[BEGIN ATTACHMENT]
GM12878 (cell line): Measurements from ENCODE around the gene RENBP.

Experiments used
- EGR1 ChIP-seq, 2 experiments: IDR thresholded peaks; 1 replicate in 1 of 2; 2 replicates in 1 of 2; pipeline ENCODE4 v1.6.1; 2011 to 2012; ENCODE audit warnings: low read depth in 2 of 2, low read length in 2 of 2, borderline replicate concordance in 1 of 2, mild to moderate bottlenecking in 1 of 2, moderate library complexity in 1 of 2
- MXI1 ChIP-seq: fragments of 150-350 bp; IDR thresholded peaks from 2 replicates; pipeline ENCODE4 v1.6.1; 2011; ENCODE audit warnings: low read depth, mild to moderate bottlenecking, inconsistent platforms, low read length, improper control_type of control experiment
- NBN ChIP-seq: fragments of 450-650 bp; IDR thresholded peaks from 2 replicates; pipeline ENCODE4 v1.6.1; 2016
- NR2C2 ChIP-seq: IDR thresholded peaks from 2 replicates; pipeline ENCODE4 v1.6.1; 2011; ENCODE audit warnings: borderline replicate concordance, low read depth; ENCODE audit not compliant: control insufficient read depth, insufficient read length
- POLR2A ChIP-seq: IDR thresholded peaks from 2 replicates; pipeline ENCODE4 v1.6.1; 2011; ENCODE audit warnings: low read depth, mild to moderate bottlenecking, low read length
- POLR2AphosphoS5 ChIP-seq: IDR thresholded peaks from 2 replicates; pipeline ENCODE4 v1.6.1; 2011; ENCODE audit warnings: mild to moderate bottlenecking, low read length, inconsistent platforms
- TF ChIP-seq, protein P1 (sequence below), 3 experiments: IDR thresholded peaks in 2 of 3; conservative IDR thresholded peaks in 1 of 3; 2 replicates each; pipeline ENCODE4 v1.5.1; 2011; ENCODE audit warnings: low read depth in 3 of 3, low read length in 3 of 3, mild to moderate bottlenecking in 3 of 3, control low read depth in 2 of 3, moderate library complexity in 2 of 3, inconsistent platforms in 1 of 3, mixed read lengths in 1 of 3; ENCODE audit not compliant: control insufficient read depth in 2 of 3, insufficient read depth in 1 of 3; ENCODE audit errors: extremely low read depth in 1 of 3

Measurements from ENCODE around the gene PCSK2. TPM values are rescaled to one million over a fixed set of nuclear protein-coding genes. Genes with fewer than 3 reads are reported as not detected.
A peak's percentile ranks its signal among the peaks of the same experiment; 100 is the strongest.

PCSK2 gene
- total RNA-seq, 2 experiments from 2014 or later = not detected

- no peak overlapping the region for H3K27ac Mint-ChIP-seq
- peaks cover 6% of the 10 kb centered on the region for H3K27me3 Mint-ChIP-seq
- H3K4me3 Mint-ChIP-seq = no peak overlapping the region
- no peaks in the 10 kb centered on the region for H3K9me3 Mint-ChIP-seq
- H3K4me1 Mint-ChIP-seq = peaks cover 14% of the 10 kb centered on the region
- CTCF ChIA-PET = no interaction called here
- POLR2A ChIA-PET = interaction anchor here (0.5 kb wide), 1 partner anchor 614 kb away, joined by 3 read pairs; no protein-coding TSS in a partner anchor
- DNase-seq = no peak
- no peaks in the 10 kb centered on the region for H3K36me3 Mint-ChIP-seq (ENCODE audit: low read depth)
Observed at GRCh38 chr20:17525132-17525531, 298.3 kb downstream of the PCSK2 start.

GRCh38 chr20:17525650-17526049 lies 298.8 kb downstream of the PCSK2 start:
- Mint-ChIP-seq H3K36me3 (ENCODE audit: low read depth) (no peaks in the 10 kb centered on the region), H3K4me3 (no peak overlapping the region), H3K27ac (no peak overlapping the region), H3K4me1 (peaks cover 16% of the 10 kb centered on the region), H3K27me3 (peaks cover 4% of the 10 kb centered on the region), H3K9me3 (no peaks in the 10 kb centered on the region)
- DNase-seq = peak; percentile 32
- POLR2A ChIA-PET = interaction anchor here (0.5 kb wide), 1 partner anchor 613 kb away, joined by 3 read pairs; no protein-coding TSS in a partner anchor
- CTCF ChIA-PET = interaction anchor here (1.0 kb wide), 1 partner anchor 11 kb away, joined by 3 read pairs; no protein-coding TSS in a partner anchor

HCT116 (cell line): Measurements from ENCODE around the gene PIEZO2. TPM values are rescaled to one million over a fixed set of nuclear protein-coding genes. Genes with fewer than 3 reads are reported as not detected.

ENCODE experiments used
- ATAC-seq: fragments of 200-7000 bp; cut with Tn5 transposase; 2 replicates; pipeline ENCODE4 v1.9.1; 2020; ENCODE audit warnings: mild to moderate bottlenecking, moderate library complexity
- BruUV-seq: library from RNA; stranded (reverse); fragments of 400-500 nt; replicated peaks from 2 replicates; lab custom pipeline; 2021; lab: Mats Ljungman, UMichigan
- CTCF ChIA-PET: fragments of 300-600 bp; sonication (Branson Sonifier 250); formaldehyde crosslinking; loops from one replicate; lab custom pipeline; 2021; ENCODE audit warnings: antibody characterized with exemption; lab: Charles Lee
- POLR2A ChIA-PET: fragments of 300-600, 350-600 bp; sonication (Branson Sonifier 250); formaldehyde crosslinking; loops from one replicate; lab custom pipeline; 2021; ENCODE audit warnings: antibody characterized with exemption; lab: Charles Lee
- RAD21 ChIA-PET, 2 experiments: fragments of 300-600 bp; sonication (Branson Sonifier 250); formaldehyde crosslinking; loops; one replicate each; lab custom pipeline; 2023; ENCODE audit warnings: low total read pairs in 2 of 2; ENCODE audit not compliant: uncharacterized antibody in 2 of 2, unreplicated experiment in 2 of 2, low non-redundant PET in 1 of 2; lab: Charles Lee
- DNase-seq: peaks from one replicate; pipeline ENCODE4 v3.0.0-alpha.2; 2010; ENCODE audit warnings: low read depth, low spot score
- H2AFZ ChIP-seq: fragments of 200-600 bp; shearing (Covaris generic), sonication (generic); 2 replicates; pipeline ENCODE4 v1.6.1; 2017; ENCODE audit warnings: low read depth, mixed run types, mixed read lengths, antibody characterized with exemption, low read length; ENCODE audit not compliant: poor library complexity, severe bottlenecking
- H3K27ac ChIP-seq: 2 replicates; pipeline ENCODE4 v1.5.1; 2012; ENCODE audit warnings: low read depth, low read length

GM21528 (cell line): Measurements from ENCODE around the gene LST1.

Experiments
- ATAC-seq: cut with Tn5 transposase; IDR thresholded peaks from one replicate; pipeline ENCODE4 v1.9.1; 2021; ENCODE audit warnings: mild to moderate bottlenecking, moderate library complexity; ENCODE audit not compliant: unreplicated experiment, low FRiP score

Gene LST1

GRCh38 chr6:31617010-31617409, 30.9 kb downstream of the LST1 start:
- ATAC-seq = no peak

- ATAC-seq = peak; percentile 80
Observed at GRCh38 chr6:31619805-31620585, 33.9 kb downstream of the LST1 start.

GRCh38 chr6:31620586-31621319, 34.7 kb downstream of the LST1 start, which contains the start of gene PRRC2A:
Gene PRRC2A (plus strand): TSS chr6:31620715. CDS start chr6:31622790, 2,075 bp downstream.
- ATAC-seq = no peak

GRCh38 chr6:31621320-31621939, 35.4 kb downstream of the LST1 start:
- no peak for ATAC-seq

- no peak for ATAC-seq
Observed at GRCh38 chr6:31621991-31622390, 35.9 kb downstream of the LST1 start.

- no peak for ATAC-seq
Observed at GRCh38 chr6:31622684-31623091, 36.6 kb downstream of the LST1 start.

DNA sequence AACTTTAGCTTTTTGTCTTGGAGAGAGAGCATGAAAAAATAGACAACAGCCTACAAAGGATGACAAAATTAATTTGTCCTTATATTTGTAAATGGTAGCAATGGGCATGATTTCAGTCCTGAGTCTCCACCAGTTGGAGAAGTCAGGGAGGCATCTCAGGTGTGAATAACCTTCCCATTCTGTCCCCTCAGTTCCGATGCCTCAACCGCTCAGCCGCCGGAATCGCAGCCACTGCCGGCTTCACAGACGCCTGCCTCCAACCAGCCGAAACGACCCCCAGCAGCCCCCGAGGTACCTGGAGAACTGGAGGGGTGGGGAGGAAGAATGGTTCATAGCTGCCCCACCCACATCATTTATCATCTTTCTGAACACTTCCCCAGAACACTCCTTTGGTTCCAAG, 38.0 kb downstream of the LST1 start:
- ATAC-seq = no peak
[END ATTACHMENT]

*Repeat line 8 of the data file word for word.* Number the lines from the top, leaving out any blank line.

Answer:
- POLR2AphosphoS5 ChIP-seq: IDR thresholded peaks from 2 replicates; pipeline ENCODE4 v1.6.1; 2011; ENCODE audit warnings: mild to moderate bottlenecking, low read length, inconsistent platforms